As a result of little to no burning in and around the Saskatchewan River Delta from 1996 to the present, 

the water cannot get into the marshes as there is too much dead/blocked areas from the plants’ litter, resulting in no oxygen or sunlight. Zero to 70 muskrats were harvested per trapping area family and 5 to 6 pound jackfish were caught on the lake. Now, there is nothing, very few beavers and muskrats.[15]

Barriers and Challenges in the Saskatchewan River Delta

Since the 1960s, there have been significant changes to the Saskatchewan River Delta due to human factors and climate change—impacting the social, cultural and ecological significance of this delta.

Human factors are currently the dominant influence on the Saskatchewan River Delta, but climate change will become more influential as we progress through the century.

Human factors include change in the seasonality of flows, sediment starvation, water withdrawals, hydropeaking and agricultural expansion which have contributed to loss of culture, language and knowledge.[16]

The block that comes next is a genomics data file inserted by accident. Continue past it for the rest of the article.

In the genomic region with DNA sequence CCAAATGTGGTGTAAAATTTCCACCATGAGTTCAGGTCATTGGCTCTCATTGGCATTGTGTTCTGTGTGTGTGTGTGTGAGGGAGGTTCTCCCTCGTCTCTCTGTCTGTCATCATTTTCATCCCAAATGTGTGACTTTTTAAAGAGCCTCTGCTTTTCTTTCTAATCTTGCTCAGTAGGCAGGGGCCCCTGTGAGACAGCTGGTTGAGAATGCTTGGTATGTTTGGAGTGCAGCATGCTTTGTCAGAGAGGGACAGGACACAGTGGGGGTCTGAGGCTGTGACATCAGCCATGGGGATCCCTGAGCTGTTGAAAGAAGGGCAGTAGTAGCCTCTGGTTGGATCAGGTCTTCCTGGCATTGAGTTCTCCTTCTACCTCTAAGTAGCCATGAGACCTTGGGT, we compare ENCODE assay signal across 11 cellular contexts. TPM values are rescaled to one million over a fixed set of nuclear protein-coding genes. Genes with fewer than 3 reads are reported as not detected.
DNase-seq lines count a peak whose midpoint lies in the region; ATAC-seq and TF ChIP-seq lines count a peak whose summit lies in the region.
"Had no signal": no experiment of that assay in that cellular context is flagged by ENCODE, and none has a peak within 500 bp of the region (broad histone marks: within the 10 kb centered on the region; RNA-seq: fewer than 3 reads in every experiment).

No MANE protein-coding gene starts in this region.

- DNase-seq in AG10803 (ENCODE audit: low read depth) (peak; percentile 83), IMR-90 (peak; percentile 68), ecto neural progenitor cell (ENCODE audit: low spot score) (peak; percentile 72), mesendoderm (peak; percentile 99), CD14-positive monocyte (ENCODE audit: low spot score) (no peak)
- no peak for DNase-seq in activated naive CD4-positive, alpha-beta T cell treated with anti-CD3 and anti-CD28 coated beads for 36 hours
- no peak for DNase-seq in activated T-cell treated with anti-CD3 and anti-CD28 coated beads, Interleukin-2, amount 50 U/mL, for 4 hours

The following figure shows the change in the seasonality of flows. As a result of water resource management (dam operations), there is more flow in the winter and less flow in the spring and summer.

Average flows over the past 100 years before and after the dam

Average flows over the past 100 years before and after the dam based on data from a Water Survey of Canada gauging station in the heart of the Delta at the Pas, Manitoba.

Source: Jardine, T., Reed, M., Strickert, G., Massie, M., McKay-Carriere, L., MacColl, I., Carrière, R., Carrière, S., Abu, R., & Steelman, T. (2023). Healthy delta, healthy people: The past, present and future of the Saskatchewan River Delta. In K.M Wantzen (Ed.), River cultures: Life as a dance to the rhythm of the water. Paris, UNESCO. pp. 397–421.

Under natural conditions, the Saskatchewan River Delta experiences two spring/summer flooding peaks: in May as snow and ice melt across the local watershed and again in July as snowmelt from the Rocky Mountains reaches the Delta. These biannual high-flow conditions create riffles, pools and an extensive network of backwaters for fish to spawn throughout the Saskatchewan River Delta.[17]